Set Them Up For Success

During the first year of life, many factors can change the developing baby’s gut microbiome.

Genetics, mom’s health status, mode of delivery, gestational age, feeding regime, and antibiotic use are known to have an influence.


From birth through weaning, the intestinal microbiome composition has a significant impact on infant gut health. During this time, key microbial species are colonized – Streptococcus, Staphylococcus, and Enterobacter.

Initial exposure to the microbial environment around the infant can have a major impact on infant gut microbiota development. External factors, such as mom’s health status, mode of delivery (C-section or vaginal birth), gestational age, and feeding regime (breastmilk or formula) can impact colonization and flu of microorganisms during this critical life period.


Full-term C-section-delivered infants were found to have increased abundance of Firmicutes and lower abundance of Actinobacteria, evident even after the first week of life. Preterm infants, however, displayed a greater abundance of Proteobacteria compared to the infants who reached full-term. Also, the gut microbiota of full-term C-section infants resembled that of vaginally-delivered infants at 8 weeks of life.

Previously, preterm infant guts have been characterized by delayed microbial colonization with reduced levels of anaerobic taxa, such as Bifidobacterium and Bacteroides. Gut microbiota development in preterm infants have been found to correlated with the baby’s post-conceptual age.


Maternal-infant transmission of mother’s lactobacilli predominantly occurs when the baby is delivered vaginally. It is understood that the birth canal harbors lactobacilli to reduce the pH of the intestines and prevent growth of potentially pathogenic microorganisms in the baby’s gut.

A number of studies have also begun to look at the microbial communities found in breastmilk. Members of the “core” breastmilk microbiome include Streptococcus, Serratia, Pseudomonas, Corynebacteria, Ralstonia, Propionibacterium, Sphingomonas, and Bradyrhizobiaceae. Other studies have also identified horizontal transfer of Lactobacillus, Staphylococcus, Enterococcus, and Bifidobacterium from breastmilk to the infant gut.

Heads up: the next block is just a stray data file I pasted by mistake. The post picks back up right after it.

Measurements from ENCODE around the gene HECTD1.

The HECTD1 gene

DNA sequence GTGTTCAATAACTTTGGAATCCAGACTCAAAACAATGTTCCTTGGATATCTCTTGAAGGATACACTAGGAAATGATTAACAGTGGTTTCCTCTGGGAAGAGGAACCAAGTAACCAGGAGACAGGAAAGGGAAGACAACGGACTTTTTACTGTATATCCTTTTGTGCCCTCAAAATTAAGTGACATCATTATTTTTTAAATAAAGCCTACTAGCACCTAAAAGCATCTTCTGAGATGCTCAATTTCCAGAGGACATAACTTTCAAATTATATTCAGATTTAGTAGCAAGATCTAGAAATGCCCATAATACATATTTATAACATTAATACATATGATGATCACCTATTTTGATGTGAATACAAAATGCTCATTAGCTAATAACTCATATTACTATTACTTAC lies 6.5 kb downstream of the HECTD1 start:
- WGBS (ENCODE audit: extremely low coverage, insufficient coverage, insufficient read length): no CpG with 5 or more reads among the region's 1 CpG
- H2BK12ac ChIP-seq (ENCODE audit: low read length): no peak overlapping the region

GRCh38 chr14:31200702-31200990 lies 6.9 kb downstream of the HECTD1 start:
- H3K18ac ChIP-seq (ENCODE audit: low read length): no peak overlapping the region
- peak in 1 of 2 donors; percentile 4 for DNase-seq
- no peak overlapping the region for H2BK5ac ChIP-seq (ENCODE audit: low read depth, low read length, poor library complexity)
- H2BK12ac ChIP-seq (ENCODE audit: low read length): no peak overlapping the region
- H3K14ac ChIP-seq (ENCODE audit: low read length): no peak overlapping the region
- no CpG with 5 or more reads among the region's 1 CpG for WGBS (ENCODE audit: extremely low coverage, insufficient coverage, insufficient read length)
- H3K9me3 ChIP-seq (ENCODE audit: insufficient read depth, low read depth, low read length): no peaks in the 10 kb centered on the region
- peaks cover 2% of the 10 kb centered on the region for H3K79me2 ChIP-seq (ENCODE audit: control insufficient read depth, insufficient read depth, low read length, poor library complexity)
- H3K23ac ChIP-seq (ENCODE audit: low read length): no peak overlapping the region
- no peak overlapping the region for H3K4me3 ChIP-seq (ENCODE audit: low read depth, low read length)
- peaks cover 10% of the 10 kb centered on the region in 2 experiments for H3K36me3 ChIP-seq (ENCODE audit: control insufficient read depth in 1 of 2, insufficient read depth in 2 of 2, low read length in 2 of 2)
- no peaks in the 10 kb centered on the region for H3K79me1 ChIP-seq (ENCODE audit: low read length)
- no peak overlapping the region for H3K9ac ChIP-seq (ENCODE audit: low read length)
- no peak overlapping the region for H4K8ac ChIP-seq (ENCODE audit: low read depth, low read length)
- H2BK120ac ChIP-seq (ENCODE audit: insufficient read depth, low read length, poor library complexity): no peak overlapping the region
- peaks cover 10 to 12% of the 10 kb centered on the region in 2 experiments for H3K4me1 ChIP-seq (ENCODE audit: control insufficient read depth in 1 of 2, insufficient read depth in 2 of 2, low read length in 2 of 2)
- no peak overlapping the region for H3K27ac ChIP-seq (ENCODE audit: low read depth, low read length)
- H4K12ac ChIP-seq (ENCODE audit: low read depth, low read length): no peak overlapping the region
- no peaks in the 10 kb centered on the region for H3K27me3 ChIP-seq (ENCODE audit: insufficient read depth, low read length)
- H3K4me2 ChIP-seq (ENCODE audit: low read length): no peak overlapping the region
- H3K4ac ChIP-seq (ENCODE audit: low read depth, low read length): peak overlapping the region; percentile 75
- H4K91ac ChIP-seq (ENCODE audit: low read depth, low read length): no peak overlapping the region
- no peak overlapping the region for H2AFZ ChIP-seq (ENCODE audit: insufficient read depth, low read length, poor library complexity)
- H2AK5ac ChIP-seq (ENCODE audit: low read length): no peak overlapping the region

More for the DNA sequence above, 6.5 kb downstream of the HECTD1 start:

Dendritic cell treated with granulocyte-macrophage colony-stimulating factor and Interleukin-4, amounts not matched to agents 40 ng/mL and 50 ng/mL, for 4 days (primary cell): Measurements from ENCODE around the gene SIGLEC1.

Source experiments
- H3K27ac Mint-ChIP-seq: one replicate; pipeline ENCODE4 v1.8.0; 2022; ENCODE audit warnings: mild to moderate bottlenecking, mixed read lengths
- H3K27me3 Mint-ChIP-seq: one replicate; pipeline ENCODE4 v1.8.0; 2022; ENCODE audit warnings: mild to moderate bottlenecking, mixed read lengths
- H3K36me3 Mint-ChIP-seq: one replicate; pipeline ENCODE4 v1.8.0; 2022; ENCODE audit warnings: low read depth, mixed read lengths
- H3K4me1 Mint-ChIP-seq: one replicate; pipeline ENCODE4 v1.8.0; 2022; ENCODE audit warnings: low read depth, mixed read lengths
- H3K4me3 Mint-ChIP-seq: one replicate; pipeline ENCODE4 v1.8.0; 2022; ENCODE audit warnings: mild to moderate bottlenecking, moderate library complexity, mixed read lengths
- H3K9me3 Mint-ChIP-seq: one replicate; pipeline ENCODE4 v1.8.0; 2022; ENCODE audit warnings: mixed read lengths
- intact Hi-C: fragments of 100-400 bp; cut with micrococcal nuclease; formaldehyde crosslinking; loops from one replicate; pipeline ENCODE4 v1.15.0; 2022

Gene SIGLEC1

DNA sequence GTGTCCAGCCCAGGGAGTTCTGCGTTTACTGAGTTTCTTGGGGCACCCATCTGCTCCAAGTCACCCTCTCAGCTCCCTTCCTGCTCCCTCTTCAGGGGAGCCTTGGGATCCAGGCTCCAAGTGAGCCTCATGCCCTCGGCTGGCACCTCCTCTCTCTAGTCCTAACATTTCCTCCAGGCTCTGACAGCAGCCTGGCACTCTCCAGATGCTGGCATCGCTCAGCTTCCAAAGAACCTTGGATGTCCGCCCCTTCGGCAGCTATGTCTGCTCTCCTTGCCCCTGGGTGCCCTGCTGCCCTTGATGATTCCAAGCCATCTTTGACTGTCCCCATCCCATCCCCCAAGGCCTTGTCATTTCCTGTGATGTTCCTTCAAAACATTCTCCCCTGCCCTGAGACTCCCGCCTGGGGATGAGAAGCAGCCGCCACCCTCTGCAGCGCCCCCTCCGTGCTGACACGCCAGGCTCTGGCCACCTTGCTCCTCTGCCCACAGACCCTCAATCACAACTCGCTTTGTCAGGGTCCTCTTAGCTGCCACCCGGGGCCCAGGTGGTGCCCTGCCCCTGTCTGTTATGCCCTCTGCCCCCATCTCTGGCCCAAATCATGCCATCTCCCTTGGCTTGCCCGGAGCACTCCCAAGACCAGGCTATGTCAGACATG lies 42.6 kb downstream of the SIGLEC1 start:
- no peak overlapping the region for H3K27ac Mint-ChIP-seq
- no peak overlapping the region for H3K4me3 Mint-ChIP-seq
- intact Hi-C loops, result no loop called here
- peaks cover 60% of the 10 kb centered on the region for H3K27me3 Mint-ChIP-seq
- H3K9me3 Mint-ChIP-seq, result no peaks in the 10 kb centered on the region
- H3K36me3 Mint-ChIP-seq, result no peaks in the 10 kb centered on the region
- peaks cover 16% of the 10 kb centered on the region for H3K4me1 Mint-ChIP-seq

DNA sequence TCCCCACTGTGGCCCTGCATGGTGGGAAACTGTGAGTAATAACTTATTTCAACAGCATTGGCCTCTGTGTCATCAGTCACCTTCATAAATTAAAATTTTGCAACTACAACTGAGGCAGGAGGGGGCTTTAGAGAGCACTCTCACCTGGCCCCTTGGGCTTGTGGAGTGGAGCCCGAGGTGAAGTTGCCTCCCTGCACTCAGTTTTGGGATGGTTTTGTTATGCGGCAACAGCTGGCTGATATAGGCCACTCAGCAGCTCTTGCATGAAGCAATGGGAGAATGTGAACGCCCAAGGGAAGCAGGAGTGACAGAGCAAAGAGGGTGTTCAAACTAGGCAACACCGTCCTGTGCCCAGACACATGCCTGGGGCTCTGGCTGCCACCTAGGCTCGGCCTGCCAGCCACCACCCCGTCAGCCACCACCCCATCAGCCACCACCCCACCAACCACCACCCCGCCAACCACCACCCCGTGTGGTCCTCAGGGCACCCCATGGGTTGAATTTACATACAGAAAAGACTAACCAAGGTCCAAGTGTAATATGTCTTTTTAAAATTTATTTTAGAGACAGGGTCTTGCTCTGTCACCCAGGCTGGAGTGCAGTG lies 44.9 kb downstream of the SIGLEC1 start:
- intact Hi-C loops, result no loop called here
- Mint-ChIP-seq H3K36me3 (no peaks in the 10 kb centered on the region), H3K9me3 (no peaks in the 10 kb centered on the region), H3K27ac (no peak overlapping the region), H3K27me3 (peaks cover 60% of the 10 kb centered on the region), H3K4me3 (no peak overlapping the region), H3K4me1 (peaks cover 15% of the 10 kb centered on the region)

Some studies have also begun to focus on microbial colonization that may occur during pregnancy. There is some evidence that the baby may be colonized at a low abundance prior to being born.


Prebiotics are described as “selectively fermented ingredients that result in specific changes in the composition and/or activity of the GI microbiota, thus conferring benefit(s) upon host health”.

Human breastmilk is a natural prebiotic that contains essential nutrients and growth factors required for development of a healthy gut microbiome. This is one of the reasons why exclusive breast feeding is thought to be so beneficial – the provision of HMOs and glycoconjugates to aid in the selective proliferation of healthy intestinal bacteria. HMOs are not digested by the baby. Instead, they reach the colon intact and act as an essential substrate for the growth of beneficial bacteria. Evidence suggests that breastmilk may be even more beneficial to C-section infants (who were not exposed to the same bacteria as their vaginally born cousins).


The infant gut microbiome does not fully develop until the baby reaches 2-3 years of age. Therefore, it is important to recognize the changes occurring in the baby’s gut during this transitional period from early infant feeding to solid foods. The World Health Organization states the appropriate age for complimentary feeding as typically “6 to 23 months of age”.

The transition from breastfeeding to “family” foods rich in fiber and protein significantly affects development of the infant gut microbiome. Digestion of these foods provides fermentable substrates necessary for the growth of colonic bacteria.

For formula-fed babies, evidence suggests the beneficial use of prebiotics, galacto- and fructo-oligosaccharides to help maintain a well-balanced microbial progression from infancy to early adulthood.



Probiotics – live microorganisms that, when administered in adequate amounts, confer a health benefit on the host – have been looked at as potential prophylactics and/or treatments to re-establish gut homeostasis. Probiotic treatment is being studied in different conditions associated with gut disturbances such as necrotizing enterocolitis (NEC), childhood obesity, and autism.


NEC is a condition where portions of the bowel undergo necrosis (cell death) and is the second most common cause of death in preterm infants. In a comprehensive review, it was found that enteral administration of probiotics reduced incidence of severe NEC and NEC-related mortality.


metabolic syndrome relates to any case of insulin resistance found in the presence of at least two of the following risk factors:  hypertension, obesity, high triglyceride levels, or reduced high-density lipoprotein cholesterol levels. While preliminary animal trails found probiotics to improve glucose-insulin levels and hepatic steatosis in a high-fat diet, human clinical trials have not produced adequate evidence.


The cause of autism spectrum disorder – characterized by a deficit in social and communicative interactions – is unclear. However, recent studies have shown a link between symptomatic cognitive dysfunction and GI distress through a connection in the central nervous system in what has become know as the “gut-brain axis”. There is some evidence that probiotics alleviate GI distress in various mouse models that mimic the symptomatic traits of autism.

Watkins C, Stantson C, Ryan CA, and Ross RP. “Microbial Therapeutics Designed for Infant Health.” Front in Nutr 4:48. doi: 10.3389/fnut,2017.00048

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